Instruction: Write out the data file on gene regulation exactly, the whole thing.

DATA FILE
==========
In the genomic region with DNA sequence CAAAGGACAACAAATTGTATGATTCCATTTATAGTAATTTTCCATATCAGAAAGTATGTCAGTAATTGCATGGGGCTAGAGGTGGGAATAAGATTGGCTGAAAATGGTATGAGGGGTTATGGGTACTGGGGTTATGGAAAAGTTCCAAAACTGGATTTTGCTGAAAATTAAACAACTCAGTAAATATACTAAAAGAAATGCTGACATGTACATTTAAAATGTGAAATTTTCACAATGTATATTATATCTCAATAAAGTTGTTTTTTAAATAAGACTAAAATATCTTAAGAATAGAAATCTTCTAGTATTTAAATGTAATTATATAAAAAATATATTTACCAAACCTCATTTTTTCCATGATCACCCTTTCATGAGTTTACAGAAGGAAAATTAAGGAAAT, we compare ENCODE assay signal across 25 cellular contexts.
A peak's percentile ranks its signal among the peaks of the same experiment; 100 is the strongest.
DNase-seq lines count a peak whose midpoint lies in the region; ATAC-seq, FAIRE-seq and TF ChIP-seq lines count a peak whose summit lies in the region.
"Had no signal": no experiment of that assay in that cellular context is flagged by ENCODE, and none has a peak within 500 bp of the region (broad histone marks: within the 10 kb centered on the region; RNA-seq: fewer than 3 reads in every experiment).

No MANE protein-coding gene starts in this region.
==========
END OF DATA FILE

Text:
In the genomic region with DNA sequence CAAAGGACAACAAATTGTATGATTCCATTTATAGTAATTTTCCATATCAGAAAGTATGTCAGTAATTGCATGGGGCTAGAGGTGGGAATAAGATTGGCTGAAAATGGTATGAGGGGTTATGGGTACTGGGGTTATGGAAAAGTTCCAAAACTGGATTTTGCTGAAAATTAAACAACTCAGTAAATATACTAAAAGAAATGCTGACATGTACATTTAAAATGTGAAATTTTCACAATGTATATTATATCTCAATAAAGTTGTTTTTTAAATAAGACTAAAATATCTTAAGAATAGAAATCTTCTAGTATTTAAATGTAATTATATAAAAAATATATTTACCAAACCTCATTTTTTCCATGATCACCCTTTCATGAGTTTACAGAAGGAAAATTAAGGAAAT, we compare ENCODE assay signal across 25 cellular contexts.
A peak's percentile ranks its signal among the peaks of the same experiment; 100 is the strongest.
DNase-seq lines count a peak whose midpoint lies in the region; ATAC-seq, FAIRE-seq and TF ChIP-seq lines count a peak whose summit lies in the region.
"Had no signal": no experiment of that assay in that cellular context is flagged by ENCODE, and none has a peak within 500 bp of the region (broad histone marks: within the 10 kb centered on the region; RNA-seq: fewer than 3 reads in every experiment).

No MANE protein-coding gene starts in this region.